Pet Life Magazine, New Zealand Pet Life Magazine Issue 4 Spring 2017 - Page 5
she “knows it is a privilege not a right”.
But Alastair wouldn’t have it any other way. “She’s a velcro
dogs, she loves her cuddles. I’d hate to take that away from us.
She’s a much loved pet as well as a working dog.”
LIAM - earns an A
Liam the Labrador makes
life a whole lot richer for
young Isaac and his family.
The 8-year-old boy from
Mt Maunganui has cerebral
palsy and GDD (global
development delay). He uses
a wheelchair and a walker,
cannot speak, experiences a lot
of anxiety, and has little awareness
of his personal safety. He requires 24-hour
supervision. Enter Liam, from Assistance Dogs New Zealand.
Life is good with Liam as the minder and best friend of Isaac,
and the second “well-behaved” child of the family.
“Liam’s great,” says mum Shelley. He’s given Isaac a new lease
on life and her young son is now “super-happy” about doing
things that in the past would have freaked him out.
The family got 2-year old Liam in June this year. Top of his list
of things to do is keeping Isaac safe.
Isaac is quick to move about the house using furniture and the
walls, and has no sense of danger. Being a big, strong dog, and
tall, Liam is there to be leaned on to give Isaac stability.
“He’s been trained not to move – he’s amazing at that,” says
In the short time that Liam has been with Isaac, he has also
greatly helped the boy with his anxiety.
“Being non-verbal, Isaac’s sensory world is tenfold what we
are living with. Liam being there decreases his stress levels a
lot,” says Shelley.
“Having a bath used to turn into a screaming tantrum because
of all the sensory issues. But since Liam has been there bath
time is so much fun because he is leaning over the bath. He’s a
distraction. Everything is fun when Liam is there.”
Similarly, hospital visits were once extremely stressful for
Isaac. He’d worry, “ahhhh, what are they going to do to me”,
he didn’t like the elevator, and would usually start crying and
screaming when he saw the surgeon.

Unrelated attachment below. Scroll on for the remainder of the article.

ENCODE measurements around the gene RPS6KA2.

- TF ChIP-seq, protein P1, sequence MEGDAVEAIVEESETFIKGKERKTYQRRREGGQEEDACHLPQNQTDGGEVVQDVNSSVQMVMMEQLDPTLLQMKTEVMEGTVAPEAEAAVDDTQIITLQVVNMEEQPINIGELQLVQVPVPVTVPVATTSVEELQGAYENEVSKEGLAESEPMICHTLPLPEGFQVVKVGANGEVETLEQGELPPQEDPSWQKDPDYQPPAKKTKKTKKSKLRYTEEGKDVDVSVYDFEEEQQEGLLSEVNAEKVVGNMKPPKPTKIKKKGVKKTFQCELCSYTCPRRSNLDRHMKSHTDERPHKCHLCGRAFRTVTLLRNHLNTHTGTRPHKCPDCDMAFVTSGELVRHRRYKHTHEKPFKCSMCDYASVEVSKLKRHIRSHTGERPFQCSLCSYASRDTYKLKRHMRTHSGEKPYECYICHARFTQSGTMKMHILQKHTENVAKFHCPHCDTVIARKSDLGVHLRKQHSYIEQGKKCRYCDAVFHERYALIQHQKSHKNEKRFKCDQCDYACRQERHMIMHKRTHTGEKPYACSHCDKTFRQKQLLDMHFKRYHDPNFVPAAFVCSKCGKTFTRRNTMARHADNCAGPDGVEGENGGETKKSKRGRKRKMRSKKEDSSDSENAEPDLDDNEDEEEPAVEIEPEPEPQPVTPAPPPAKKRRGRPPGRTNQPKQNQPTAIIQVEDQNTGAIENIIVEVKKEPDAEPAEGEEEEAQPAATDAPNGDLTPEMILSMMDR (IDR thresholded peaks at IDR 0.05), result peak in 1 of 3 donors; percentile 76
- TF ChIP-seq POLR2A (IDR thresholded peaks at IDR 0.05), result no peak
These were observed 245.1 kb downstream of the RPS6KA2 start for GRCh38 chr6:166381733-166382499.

Shelley says Isaac breezed through his first hospital
appointment with Liam at his side.
“By incorporating Liam into all the scary experiences, and with
Liam coping, it distracts and helps Isaac cope, too.
“He enjoyed the appointment, which blew me away.”
* To find
New Zea t more about Ass
Liam goes to school with Isaac at Montessori@Arataki, and
a special assembly was held in the school hall in his honour
when he first arrived.
In the past, Isaac was always scared of the school hall but on
this day he sat at the front of the school assembly with his dog
and just laughed.
At the assembly, Liam showed off his tricks – high five, roll
over, and responding to hand signals that Isaac can command
him with, such as sit and lie down.
“The kids are in awe of what Liam can do,” says Shelley.
“The older Isaac has got the more isolating his condition is for
him because children can see that something is wrong with
him. But the whole school is involved in Liam. Now Isaac is
famous – the kids want to talk to him because of his dog. At the
park, the kids will come up to Isaac and talk to him about his
“It’s much richer having Liam in our lives.”
And Isaac loves Liam.
“Oh, my god, yes, without a doubt. That is his best friend. He
adores Liam. Isaac laughs and giggles at him, Liam brings him
so much fun.”
But Liam takes his job very seriously, so it’s not all fun and
When he is out and about in the community with Isaac he
wears his blue Assistance Dog jacket.
“They are different animals when they are wearing their coat
– quite serious,” says Shelley. “Isaac recognises this too and
tries to get Liam’s jacket off at school, because he is more
playful without it, and he wants to show the kids what fun Liam
For time out, Liam loves chasing a ball in the park and would
give any Grey Hound a good run for their money.
But when he’s on the job, he’s always near, “just standing there
as if to say everything is OK”.
Rush - frontline of
Catching baddies and
having the backs of your
comrade police officers is a
pretty big job for a 2-year-
old. But German Shepherd
Rush is more than up to the
task – he’s currently top dog
of the national police patrol dog
championships. Winning the 2016
title just three months after graduating
as an operational team with Waikato District Senior Constable
Blair Spalding, Rush is the youngest police dog to ever win the
At 21 months old, Rush hit the street running, says his handler,
“Usually there is a transition that dogs have to make leaving
the training environment and entering the real world. He
started catching people straight away, being a bit more
defensive, suspicious of people, rather than chasing for the
sake of it.”
Rush is a general-purpose police dog. His “bread and butter”
is track scent work, but he also recently trained in search and
rescue to give him and Blair something else to do apart from
finding bad people.
“Otherwise everyone we deal with is a bad person,” says Blair.
And that’s because Rush is the frontline of the frontline,
getting called to the pointy end of incidences, from hunting
down armed offenders to chasing after burglars who have
taken off on foot.
Police dogs respond to more than 30,000 incidents each year.